“Despite the effect it has on my life, I am not defined by my illness”

I have still not fully come to terms with the fact that I have a disability. At 17 years of age, I did not think I would find myself at my weakest and most vulnerable state, especially since I was and am still yet to live my life to the fullest. But be that as it may, that was very much the case for me.

My daily morning routine used to simply consist of brushing my teeth, changing my clothing, styling my hair, etc. Just normal things any normal person does in the morning. Nowadays, it is still very much the same for me. Except now my mornings also consist of swallowing a bunch of pills that I cannot survive without and putting a wig on my head in order to hide my insecurities and avoid judgement from others around me.

At first, no one realised what was wrong with me. I didn’t realise what was wrong with me. Nearly one year ago, I had to constantly leave school as I was always feeling unwell. I was always hesitant to do so, especially because I was in my most crucial year of high school and I was determining the path I wished to take in life. I wanted, no, needed to thrive this year as I felt my grades in the previous year were awful and unacceptable for university. The lack of A grades in my examination certificate kept screaming at me “You’re a failure” and I was determined to try and silence that. I was so blinded by visions of a non-existent future for me that I failed to see that it was ultimately my desperation that was going to be the cause of my downfall.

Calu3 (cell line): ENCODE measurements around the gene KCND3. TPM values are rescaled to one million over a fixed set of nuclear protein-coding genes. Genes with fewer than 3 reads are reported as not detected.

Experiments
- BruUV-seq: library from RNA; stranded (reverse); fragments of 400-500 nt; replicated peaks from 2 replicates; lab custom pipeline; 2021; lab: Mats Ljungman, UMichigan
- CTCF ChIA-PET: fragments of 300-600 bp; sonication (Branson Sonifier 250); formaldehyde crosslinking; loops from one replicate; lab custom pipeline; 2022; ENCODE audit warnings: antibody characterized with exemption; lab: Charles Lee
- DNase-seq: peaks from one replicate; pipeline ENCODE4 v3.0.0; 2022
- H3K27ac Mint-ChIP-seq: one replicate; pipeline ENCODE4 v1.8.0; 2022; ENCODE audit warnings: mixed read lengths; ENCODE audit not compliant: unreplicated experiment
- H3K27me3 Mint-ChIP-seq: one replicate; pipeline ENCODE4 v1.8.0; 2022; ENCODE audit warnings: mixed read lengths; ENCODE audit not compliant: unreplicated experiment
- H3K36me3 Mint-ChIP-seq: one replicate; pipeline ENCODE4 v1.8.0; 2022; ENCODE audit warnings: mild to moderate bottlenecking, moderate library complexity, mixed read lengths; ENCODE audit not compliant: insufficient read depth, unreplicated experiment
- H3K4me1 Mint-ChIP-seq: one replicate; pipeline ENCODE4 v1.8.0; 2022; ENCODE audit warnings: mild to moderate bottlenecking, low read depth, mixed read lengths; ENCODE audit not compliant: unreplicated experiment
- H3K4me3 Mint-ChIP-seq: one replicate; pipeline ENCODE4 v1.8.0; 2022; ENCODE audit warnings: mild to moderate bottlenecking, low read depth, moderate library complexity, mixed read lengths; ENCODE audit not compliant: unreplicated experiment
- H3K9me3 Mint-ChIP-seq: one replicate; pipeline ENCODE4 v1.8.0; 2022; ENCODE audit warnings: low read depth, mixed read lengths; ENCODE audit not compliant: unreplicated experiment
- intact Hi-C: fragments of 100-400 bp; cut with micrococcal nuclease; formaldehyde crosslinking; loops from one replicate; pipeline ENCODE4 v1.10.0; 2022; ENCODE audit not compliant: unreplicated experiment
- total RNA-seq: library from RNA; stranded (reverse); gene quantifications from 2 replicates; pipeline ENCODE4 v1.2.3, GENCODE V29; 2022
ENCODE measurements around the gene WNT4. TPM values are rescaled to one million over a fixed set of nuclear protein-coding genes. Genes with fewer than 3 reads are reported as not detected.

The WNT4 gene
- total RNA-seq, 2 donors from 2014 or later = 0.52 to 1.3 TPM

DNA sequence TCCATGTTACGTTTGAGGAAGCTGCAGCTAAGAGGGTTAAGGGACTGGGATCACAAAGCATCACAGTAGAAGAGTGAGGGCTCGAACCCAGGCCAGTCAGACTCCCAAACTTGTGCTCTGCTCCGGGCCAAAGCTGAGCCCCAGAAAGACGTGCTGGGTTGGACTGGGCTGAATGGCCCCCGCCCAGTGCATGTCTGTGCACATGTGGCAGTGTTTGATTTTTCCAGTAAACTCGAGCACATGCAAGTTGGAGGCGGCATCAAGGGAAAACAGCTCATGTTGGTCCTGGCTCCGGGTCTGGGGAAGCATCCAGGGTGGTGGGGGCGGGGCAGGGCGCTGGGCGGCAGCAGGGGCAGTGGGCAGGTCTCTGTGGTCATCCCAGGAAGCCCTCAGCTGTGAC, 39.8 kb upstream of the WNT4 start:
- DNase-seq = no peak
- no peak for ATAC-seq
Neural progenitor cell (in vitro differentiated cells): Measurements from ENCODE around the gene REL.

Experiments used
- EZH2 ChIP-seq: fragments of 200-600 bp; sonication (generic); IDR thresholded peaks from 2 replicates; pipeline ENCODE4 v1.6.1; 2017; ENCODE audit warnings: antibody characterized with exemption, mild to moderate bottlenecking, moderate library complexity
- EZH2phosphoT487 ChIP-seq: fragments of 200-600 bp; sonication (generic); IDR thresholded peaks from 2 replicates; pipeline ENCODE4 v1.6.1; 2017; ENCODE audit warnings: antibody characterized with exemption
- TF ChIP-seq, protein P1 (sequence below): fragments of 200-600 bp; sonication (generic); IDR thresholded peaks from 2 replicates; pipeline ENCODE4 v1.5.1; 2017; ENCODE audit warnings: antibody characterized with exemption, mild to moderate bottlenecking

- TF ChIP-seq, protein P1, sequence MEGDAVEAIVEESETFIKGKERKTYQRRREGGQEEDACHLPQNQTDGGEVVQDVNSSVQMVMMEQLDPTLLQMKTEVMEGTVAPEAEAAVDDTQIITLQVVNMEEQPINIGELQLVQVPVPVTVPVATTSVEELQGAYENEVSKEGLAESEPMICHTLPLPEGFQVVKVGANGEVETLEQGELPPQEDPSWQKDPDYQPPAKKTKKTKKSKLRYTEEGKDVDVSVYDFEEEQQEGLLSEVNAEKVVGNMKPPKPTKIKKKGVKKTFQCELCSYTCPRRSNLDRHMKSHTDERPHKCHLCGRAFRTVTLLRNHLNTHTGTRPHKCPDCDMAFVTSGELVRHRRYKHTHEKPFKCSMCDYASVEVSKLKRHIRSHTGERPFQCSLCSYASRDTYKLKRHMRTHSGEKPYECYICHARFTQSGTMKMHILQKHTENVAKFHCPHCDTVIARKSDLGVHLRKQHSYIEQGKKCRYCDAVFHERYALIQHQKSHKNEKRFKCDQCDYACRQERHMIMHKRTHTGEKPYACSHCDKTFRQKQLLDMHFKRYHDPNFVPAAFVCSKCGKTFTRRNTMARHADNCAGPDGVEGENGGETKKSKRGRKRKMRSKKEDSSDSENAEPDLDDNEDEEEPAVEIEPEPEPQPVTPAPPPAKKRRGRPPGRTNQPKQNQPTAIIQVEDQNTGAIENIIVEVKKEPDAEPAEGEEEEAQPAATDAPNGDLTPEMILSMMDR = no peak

I felt like I had no control over my body. I was always either too hot or too cold. I desperately wanted to crawl out of my own skin as my body was no longer a place of comfort. I constantly felt the need to regurgitate anything I consumed. My ears grew scarred and were constantly leaking lymph fluid. My hair was also growing more and more sparse, like a forest slowly undergoing deforestation, although this was not a significant loss at the time because you never realise what you are missing until it is completely gone. My brain pounded my skull constantly as if it were desperate to escape an internal biological hellfire. Food now made me sick to my stomach. My throat was a prison cell for any fresh air that dared to give me any ounce of life and the trapped air circulated in my throat like a sandy tornado picking up tiny particles and thrashed them against my windpipe. My vision would occasionally blackout as if my eyes were being drained of light so that all there was left to see was an abyss of despair into nothingness. My organs were strait-jacketed in the asylum that is my body. Some of my teachers had also taken note of my sudden visible weight loss. But despite all this agony I was experiencing, the many doctors I visited just maintained their stance that I was only mildly ill and a few tablets should solve the problem.

The first few times I went to appointments, the doctors I had met all displayed compassion to my decaying condition and promised of an admission to the hospital if the medication given to me did not cure me, but there were times when I was met with a monotone “Oh, poor you” from a man whose face was blank of expression, much like his white coat. I was prescribed an abundance of antibiotics, and none of them eased the pain of my intestines writhing like maggots feasting on what felt like my soon-to-be rotting flesh. Life for me had become: go to school. Leave school. Doctor. Medicine. Home. Repeat. It was the definition of insanity.

I began to give into the belief that I was deranged. It made sense at the time. No one could understand what was wrong with me and my mother was growing increasingly more frustrated as it appeared as though I was sabotaging my own health. I thought, maybe I am my own saboteur. My mother was going to refer me to a psychologist before my doctor finally wrote me a letter that called for me to be admitted into hospital, ultimately ending the cycle of lunacy. Now it was time for stage two.